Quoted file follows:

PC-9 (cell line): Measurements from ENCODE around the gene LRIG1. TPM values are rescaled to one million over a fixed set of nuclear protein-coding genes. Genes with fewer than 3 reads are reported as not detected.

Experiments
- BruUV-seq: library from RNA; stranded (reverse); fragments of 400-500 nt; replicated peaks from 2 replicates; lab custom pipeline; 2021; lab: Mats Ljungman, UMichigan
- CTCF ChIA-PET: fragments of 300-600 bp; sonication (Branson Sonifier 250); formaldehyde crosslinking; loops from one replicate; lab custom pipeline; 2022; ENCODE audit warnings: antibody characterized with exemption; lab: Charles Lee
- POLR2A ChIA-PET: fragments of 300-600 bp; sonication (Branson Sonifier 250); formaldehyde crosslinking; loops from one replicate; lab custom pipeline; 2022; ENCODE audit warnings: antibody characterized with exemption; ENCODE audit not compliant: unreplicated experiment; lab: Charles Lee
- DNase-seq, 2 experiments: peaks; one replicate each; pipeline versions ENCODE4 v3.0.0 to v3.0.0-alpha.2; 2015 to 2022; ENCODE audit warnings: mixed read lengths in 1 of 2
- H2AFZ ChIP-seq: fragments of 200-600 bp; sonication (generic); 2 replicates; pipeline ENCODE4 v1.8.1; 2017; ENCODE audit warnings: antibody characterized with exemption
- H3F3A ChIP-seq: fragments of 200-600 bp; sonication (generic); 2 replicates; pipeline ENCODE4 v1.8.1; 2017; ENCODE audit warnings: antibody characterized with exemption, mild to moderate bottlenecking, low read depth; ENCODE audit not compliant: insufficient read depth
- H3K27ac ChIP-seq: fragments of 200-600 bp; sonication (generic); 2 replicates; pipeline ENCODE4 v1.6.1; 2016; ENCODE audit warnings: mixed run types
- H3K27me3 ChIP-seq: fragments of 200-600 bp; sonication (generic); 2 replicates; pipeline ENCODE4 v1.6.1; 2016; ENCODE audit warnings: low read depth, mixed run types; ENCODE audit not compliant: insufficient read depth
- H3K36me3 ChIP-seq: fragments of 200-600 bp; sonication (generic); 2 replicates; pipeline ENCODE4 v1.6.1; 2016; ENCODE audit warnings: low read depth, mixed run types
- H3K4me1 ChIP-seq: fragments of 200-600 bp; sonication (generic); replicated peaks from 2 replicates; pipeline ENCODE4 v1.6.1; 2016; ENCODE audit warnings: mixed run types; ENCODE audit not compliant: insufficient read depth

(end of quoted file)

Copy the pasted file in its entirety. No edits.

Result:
PC-9 (cell line): Measurements from ENCODE around the gene LRIG1. TPM values are rescaled to one million over a fixed set of nuclear protein-coding genes. Genes with fewer than 3 reads are reported as not detected.

Experiments
- BruUV-seq: library from RNA; stranded (reverse); fragments of 400-500 nt; replicated peaks from 2 replicates; lab custom pipeline; 2021; lab: Mats Ljungman, UMichigan
- CTCF ChIA-PET: fragments of 300-600 bp; sonication (Branson Sonifier 250); formaldehyde crosslinking; loops from one replicate; lab custom pipeline; 2022; ENCODE audit warnings: antibody characterized with exemption; lab: Charles Lee
- POLR2A ChIA-PET: fragments of 300-600 bp; sonication (Branson Sonifier 250); formaldehyde crosslinking; loops from one replicate; lab custom pipeline; 2022; ENCODE audit warnings: antibody characterized with exemption; ENCODE audit not compliant: unreplicated experiment; lab: Charles Lee
- DNase-seq, 2 experiments: peaks; one replicate each; pipeline versions ENCODE4 v3.0.0 to v3.0.0-alpha.2; 2015 to 2022; ENCODE audit warnings: mixed read lengths in 1 of 2
- H2AFZ ChIP-seq: fragments of 200-600 bp; sonication (generic); 2 replicates; pipeline ENCODE4 v1.8.1; 2017; ENCODE audit warnings: antibody characterized with exemption
- H3F3A ChIP-seq: fragments of 200-600 bp; sonication (generic); 2 replicates; pipeline ENCODE4 v1.8.1; 2017; ENCODE audit warnings: antibody characterized with exemption, mild to moderate bottlenecking, low read depth; ENCODE audit not compliant: insufficient read depth
- H3K27ac ChIP-seq: fragments of 200-600 bp; sonication (generic); 2 replicates; pipeline ENCODE4 v1.6.1; 2016; ENCODE audit warnings: mixed run types
- H3K27me3 ChIP-seq: fragments of 200-600 bp; sonication (generic); 2 replicates; pipeline ENCODE4 v1.6.1; 2016; ENCODE audit warnings: low read depth, mixed run types; ENCODE audit not compliant: insufficient read depth
- H3K36me3 ChIP-seq: fragments of 200-600 bp; sonication (generic); 2 replicates; pipeline ENCODE4 v1.6.1; 2016; ENCODE audit warnings: low read depth, mixed run types
- H3K4me1 ChIP-seq: fragments of 200-600 bp; sonication (generic); replicated peaks from 2 replicates; pipeline ENCODE4 v1.6.1; 2016; ENCODE audit warnings: mixed run types; ENCODE audit not compliant: insufficient read depth